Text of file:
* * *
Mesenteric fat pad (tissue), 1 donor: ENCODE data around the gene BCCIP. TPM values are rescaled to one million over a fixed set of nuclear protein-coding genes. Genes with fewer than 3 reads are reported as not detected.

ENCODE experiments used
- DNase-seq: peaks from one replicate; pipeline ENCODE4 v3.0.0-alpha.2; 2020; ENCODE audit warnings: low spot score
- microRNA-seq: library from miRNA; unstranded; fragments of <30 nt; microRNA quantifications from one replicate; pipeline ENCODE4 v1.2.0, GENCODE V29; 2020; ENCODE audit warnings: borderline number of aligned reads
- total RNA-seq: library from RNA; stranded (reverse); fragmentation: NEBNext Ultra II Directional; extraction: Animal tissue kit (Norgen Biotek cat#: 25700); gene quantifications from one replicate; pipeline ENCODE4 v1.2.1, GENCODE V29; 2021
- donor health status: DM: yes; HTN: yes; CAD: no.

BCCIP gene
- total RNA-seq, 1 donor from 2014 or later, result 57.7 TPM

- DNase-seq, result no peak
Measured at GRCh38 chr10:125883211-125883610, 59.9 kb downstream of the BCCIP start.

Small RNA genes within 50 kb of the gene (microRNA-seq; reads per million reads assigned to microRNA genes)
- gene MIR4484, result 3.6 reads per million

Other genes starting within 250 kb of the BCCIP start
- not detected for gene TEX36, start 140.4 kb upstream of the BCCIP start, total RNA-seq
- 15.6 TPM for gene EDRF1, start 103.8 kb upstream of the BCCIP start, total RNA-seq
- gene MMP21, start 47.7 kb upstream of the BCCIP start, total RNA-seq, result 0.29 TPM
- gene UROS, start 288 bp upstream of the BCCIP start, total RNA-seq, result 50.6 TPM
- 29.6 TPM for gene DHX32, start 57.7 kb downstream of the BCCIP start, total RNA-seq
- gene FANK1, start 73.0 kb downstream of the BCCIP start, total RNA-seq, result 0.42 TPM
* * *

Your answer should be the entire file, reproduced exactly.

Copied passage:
Mesenteric fat pad (tissue), 1 donor: ENCODE data around the gene BCCIP. TPM values are rescaled to one million over a fixed set of nuclear protein-coding genes. Genes with fewer than 3 reads are reported as not detected.

ENCODE experiments used
- DNase-seq: peaks from one replicate; pipeline ENCODE4 v3.0.0-alpha.2; 2020; ENCODE audit warnings: low spot score
- microRNA-seq: library from miRNA; unstranded; fragments of <30 nt; microRNA quantifications from one replicate; pipeline ENCODE4 v1.2.0, GENCODE V29; 2020; ENCODE audit warnings: borderline number of aligned reads
- total RNA-seq: library from RNA; stranded (reverse); fragmentation: NEBNext Ultra II Directional; extraction: Animal tissue kit (Norgen Biotek cat#: 25700); gene quantifications from one replicate; pipeline ENCODE4 v1.2.1, GENCODE V29; 2021
- donor health status: DM: yes; HTN: yes; CAD: no.

BCCIP gene
- total RNA-seq, 1 donor from 2014 or later, result 57.7 TPM

- DNase-seq, result no peak
Measured at GRCh38 chr10:125883211-125883610, 59.9 kb downstream of the BCCIP start.

Small RNA genes within 50 kb of the gene (microRNA-seq; reads per million reads assigned to microRNA genes)
- gene MIR4484, result 3.6 reads per million

Other genes starting within 250 kb of the BCCIP start
- not detected for gene TEX36, start 140.4 kb upstream of the BCCIP start, total RNA-seq
- 15.6 TPM for gene EDRF1, start 103.8 kb upstream of the BCCIP start, total RNA-seq
- gene MMP21, start 47.7 kb upstream of the BCCIP start, total RNA-seq, result 0.29 TPM
- gene UROS, start 288 bp upstream of the BCCIP start, total RNA-seq, result 50.6 TPM
- 29.6 TPM for gene DHX32, start 57.7 kb downstream of the BCCIP start, total RNA-seq
- gene FANK1, start 73.0 kb downstream of the BCCIP start, total RNA-seq, result 0.42 TPM